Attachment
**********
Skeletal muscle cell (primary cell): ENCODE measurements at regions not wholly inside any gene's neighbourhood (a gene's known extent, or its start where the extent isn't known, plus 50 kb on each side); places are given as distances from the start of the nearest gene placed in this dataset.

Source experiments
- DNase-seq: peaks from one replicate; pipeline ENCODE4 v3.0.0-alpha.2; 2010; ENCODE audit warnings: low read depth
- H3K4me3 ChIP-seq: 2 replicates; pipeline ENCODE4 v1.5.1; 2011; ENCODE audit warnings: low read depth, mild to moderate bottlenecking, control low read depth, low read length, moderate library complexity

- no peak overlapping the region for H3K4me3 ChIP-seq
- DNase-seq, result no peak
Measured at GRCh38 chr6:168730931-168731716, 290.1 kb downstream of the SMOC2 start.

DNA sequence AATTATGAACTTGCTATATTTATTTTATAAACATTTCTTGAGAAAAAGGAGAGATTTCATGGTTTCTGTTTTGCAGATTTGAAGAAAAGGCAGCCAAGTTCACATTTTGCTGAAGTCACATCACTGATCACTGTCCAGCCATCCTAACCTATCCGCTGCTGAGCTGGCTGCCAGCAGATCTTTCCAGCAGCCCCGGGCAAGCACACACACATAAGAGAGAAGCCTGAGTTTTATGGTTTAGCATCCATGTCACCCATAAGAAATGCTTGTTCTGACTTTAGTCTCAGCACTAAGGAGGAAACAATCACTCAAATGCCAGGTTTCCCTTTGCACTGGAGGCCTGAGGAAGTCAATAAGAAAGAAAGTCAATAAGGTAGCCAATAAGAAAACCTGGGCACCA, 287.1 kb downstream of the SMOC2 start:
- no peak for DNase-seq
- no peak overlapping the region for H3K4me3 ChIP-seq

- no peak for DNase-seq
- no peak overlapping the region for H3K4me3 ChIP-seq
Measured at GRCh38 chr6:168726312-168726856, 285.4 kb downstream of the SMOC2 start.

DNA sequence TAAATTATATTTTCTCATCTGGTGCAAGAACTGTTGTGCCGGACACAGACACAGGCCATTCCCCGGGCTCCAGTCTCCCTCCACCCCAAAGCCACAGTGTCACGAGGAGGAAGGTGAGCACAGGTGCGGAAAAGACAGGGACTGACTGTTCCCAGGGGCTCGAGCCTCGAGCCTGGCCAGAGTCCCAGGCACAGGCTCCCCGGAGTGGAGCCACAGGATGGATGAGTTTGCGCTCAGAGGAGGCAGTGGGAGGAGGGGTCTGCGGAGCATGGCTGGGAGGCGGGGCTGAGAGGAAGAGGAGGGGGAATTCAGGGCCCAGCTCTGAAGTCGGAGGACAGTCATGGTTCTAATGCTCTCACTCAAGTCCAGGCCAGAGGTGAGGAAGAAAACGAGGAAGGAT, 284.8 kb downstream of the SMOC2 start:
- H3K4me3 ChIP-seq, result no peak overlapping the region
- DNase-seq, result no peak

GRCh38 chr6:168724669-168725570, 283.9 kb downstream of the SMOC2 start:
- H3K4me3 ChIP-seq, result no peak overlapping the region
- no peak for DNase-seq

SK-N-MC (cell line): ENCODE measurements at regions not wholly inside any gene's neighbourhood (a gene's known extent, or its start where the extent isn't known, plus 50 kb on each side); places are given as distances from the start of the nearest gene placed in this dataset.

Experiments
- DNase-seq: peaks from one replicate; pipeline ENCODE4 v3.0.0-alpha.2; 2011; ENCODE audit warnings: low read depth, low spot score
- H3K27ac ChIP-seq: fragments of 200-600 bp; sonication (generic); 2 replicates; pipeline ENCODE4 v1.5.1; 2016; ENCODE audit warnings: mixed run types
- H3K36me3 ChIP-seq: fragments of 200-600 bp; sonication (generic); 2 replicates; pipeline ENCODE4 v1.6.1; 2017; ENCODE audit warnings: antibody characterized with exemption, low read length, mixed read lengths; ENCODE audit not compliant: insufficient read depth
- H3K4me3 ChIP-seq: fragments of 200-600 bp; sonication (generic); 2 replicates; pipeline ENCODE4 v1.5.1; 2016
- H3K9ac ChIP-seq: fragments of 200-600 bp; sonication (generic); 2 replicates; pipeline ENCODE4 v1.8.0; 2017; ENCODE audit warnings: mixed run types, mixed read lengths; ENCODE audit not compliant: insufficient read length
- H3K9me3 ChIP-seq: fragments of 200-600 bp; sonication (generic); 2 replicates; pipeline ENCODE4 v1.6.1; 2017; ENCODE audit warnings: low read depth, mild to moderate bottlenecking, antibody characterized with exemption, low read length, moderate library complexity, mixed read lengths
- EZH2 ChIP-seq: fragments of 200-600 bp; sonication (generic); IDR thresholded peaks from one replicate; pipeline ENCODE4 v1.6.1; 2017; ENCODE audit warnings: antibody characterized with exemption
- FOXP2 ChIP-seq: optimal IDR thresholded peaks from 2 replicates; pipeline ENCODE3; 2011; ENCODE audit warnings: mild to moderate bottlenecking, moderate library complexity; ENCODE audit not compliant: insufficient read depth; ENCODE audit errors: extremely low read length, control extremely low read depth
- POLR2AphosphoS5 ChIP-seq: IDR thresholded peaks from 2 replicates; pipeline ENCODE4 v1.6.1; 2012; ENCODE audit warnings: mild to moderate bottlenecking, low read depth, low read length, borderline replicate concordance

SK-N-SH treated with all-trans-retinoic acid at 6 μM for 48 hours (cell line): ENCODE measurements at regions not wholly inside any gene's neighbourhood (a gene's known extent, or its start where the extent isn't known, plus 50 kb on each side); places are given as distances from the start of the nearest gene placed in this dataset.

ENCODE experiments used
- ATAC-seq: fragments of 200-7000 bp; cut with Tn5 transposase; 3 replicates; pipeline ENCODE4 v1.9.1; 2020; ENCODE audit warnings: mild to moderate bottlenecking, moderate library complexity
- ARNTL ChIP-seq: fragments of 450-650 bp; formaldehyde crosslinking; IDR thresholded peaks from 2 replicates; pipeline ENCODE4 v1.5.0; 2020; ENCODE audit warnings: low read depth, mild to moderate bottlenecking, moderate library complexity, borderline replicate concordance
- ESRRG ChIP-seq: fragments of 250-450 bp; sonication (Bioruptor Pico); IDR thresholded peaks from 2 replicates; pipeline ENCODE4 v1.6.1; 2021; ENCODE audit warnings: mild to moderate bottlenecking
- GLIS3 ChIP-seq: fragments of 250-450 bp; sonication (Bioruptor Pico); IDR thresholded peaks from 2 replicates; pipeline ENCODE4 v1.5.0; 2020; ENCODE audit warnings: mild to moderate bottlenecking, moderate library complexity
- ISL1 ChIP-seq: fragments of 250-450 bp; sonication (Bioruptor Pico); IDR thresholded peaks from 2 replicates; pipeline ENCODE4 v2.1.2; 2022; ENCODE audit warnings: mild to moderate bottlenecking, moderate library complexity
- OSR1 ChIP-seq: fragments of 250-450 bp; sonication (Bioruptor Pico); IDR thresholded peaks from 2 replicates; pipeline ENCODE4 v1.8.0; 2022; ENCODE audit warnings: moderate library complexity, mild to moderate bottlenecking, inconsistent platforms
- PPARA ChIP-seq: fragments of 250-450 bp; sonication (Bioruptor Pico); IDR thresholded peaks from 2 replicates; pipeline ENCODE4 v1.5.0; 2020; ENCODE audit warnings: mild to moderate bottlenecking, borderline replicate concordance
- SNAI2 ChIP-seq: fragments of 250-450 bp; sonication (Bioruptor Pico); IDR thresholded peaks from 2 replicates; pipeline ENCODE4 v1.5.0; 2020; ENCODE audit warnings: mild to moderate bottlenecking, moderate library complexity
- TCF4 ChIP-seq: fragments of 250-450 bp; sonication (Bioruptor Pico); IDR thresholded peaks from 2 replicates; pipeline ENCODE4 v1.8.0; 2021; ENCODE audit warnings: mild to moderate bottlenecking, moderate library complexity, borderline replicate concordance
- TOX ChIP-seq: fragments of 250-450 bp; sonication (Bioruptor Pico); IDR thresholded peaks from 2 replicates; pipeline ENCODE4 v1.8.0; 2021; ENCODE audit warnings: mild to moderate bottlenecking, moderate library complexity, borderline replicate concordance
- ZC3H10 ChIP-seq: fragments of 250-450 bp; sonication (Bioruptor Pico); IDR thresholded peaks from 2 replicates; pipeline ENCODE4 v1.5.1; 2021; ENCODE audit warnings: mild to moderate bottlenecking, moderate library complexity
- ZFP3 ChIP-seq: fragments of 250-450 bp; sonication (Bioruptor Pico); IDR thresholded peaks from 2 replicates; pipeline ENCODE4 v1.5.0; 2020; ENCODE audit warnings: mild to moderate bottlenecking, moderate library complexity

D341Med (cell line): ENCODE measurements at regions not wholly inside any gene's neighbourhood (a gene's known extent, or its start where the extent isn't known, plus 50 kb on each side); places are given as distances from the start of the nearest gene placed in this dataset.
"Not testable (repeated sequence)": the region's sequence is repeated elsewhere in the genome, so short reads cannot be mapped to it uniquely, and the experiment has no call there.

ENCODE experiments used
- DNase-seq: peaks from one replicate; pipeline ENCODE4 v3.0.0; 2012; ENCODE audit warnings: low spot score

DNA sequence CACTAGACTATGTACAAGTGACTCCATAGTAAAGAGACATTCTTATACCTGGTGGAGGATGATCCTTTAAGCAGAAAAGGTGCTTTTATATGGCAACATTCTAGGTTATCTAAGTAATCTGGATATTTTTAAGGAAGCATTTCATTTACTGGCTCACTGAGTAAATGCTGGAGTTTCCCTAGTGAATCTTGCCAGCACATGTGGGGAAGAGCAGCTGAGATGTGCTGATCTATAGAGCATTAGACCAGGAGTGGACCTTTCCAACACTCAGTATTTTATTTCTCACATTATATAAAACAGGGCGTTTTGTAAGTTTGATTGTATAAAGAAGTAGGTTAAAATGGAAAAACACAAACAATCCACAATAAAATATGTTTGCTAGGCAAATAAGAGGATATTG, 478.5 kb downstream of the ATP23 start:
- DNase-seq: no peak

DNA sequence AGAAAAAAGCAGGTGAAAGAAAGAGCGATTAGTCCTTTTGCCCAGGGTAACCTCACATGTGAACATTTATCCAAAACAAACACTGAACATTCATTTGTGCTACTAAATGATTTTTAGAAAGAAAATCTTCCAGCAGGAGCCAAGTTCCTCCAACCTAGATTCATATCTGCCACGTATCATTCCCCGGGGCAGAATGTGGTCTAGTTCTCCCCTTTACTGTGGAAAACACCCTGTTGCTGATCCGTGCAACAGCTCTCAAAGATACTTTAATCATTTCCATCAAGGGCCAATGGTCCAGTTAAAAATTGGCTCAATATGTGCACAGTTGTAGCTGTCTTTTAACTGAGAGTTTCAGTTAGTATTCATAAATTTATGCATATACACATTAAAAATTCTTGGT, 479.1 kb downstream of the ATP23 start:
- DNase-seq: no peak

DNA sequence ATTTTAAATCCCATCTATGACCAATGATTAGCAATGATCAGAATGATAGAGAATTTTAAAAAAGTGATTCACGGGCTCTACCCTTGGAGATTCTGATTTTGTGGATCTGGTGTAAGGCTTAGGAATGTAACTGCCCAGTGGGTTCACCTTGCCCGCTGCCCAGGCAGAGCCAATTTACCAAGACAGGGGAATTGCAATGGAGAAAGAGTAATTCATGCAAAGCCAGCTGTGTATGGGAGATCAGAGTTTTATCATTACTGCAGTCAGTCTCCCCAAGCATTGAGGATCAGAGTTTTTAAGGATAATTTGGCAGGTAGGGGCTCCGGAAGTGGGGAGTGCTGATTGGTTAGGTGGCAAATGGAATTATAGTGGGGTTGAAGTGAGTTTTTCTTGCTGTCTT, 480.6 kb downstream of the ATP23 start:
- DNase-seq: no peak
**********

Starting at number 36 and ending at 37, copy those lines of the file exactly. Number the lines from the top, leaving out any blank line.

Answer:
- GLIS3 ChIP-seq: fragments of 250-450 bp; sonication (Bioruptor Pico); IDR thresholded peaks from 2 replicates; pipeline ENCODE4 v1.5.0; 2020; ENCODE audit warnings: mild to moderate bottlenecking, moderate library complexity
- ISL1 ChIP-seq: fragments of 250-450 bp; sonication (Bioruptor Pico); IDR thresholded peaks from 2 replicates; pipeline ENCODE4 v2.1.2; 2022; ENCODE audit warnings: mild to moderate bottlenecking, moderate library complexity